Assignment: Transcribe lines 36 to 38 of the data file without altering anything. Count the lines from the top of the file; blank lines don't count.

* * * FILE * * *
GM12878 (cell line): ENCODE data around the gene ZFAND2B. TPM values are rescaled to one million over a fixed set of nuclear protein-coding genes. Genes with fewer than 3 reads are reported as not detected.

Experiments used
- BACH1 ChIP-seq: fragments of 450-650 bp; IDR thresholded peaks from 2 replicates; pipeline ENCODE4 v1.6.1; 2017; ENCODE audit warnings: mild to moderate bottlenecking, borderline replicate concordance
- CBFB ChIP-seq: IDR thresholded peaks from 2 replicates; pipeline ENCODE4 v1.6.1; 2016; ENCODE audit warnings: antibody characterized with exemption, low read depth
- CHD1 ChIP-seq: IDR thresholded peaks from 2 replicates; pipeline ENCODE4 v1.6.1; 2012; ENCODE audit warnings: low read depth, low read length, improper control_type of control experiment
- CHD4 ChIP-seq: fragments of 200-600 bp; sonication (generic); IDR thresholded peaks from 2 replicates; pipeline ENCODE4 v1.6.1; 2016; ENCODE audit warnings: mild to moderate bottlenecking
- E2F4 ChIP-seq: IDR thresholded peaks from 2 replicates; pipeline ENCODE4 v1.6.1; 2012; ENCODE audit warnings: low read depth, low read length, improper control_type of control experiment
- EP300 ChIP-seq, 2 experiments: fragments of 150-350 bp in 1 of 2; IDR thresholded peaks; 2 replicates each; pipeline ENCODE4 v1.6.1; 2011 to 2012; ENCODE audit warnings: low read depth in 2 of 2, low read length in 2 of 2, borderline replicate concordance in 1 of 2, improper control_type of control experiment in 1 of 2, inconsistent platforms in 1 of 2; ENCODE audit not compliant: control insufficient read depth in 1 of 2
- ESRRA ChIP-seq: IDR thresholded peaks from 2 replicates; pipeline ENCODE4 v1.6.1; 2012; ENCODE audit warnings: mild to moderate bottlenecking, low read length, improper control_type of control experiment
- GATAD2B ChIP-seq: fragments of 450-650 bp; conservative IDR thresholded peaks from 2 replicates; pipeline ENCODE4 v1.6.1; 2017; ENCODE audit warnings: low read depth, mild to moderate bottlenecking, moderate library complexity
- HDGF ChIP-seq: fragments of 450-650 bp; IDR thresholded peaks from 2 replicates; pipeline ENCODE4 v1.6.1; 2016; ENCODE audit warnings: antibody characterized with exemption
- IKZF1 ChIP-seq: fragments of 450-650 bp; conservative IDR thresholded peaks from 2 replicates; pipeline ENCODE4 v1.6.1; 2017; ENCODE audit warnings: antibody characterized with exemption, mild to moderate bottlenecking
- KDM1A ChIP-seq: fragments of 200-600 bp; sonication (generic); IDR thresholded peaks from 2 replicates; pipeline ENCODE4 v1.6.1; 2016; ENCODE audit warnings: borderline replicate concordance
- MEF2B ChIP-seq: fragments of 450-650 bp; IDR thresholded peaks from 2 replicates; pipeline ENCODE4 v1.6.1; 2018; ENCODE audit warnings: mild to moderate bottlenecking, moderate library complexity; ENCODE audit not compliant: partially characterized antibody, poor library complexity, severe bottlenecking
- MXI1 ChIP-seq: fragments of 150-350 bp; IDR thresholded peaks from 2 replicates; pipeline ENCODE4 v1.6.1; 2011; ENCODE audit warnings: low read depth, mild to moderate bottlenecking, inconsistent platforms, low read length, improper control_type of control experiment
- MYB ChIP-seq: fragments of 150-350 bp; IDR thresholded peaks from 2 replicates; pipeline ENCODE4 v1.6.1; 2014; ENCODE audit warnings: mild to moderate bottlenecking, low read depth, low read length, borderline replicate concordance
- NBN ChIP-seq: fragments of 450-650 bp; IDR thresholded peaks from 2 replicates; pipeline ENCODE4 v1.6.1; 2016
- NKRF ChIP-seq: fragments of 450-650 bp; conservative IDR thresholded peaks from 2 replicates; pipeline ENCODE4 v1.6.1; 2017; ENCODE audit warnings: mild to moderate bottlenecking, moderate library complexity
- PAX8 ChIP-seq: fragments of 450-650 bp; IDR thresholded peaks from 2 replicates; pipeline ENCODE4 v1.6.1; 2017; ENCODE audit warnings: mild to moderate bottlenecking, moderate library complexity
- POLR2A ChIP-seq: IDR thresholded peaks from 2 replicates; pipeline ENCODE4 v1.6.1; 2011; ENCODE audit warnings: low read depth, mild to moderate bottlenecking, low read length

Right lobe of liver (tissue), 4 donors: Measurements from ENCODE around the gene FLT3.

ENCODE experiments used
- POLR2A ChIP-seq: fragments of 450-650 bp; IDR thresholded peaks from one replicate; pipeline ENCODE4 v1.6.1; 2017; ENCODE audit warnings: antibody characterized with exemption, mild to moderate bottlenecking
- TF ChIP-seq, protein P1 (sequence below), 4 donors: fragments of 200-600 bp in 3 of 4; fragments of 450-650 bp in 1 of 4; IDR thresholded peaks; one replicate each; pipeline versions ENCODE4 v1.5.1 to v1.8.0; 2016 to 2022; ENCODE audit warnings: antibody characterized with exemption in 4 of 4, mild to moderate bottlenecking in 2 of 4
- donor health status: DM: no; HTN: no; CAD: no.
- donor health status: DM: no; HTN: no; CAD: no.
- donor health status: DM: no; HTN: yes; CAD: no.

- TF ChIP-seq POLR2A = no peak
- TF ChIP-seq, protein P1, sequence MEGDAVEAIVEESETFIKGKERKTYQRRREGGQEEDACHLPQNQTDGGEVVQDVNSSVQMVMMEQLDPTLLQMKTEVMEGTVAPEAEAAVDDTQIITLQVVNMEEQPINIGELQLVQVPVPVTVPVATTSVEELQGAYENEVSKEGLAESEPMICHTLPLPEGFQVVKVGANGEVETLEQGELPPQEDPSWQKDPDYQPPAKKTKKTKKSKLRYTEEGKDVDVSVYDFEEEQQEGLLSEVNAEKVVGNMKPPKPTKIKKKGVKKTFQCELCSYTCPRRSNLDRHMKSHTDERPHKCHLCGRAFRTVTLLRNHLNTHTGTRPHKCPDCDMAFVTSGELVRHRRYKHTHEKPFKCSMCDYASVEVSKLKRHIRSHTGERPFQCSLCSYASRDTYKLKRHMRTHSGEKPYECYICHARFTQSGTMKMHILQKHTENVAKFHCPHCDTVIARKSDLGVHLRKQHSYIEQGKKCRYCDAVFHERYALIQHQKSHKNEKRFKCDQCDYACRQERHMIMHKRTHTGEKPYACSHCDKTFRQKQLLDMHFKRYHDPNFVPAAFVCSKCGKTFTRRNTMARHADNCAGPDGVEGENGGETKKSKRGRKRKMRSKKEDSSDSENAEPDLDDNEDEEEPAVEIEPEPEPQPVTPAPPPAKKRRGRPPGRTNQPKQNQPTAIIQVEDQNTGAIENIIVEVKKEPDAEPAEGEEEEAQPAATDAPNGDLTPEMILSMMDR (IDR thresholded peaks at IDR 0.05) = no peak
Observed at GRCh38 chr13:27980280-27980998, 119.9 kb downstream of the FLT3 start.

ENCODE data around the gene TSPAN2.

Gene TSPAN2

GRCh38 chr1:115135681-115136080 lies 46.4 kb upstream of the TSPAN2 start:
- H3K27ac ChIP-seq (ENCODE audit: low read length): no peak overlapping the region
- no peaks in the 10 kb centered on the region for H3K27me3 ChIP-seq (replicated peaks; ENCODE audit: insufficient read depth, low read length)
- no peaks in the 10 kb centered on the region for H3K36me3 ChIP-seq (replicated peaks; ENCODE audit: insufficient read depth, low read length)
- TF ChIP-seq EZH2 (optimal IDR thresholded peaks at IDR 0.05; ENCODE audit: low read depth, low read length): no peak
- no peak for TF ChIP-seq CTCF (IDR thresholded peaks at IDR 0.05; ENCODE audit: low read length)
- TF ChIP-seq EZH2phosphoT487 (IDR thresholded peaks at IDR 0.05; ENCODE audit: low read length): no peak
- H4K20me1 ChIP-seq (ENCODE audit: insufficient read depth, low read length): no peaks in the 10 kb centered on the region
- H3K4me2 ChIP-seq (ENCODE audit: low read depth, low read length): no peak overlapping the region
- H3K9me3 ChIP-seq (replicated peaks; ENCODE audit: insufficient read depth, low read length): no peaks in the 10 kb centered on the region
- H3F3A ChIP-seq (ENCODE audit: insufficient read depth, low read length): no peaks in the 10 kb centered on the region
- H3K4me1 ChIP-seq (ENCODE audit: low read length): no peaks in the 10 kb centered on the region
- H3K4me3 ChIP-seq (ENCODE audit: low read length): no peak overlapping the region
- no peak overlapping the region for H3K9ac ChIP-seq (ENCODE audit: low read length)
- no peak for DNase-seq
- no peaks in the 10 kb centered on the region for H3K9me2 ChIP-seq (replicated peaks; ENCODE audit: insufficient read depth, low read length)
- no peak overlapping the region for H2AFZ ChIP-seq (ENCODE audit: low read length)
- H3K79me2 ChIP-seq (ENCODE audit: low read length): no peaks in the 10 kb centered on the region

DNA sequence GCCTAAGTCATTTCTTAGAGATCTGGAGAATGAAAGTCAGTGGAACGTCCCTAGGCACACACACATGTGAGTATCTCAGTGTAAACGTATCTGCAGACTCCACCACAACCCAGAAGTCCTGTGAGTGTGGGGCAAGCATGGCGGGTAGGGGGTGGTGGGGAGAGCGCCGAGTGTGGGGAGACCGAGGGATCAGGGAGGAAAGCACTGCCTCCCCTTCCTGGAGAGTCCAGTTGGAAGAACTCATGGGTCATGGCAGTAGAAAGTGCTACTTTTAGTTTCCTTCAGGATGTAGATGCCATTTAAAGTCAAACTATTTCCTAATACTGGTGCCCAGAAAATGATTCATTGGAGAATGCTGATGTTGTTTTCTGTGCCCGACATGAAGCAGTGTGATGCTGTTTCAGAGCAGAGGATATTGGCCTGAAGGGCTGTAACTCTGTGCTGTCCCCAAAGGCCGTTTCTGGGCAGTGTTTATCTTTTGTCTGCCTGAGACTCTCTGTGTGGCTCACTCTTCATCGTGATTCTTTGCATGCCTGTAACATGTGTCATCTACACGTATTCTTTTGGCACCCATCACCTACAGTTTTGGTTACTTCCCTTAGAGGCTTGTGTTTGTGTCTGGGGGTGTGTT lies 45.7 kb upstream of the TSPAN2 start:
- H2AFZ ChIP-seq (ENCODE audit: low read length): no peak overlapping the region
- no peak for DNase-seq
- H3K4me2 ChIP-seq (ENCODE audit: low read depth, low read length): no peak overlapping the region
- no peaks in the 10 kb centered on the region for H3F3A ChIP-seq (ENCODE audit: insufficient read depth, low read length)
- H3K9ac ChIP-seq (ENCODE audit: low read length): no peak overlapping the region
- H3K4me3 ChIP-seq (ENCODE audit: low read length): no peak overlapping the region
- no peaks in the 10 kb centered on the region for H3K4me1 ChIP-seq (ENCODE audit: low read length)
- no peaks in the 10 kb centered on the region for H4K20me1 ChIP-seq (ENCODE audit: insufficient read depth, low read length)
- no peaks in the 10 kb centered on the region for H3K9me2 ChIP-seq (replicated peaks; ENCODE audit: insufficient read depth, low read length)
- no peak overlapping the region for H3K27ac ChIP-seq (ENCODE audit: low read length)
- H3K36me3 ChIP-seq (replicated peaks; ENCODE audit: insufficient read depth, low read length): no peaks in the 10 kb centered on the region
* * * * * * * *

- no peaks in the 10 kb centered on the region for H3K36me3 ChIP-seq (replicated peaks; ENCODE audit: insufficient read depth, low read length)
- TF ChIP-seq EZH2 (optimal IDR thresholded peaks at IDR 0.05; ENCODE audit: low read depth, low read length): no peak
- no peak for TF ChIP-seq CTCF (IDR thresholded peaks at IDR 0.05; ENCODE audit: low read length)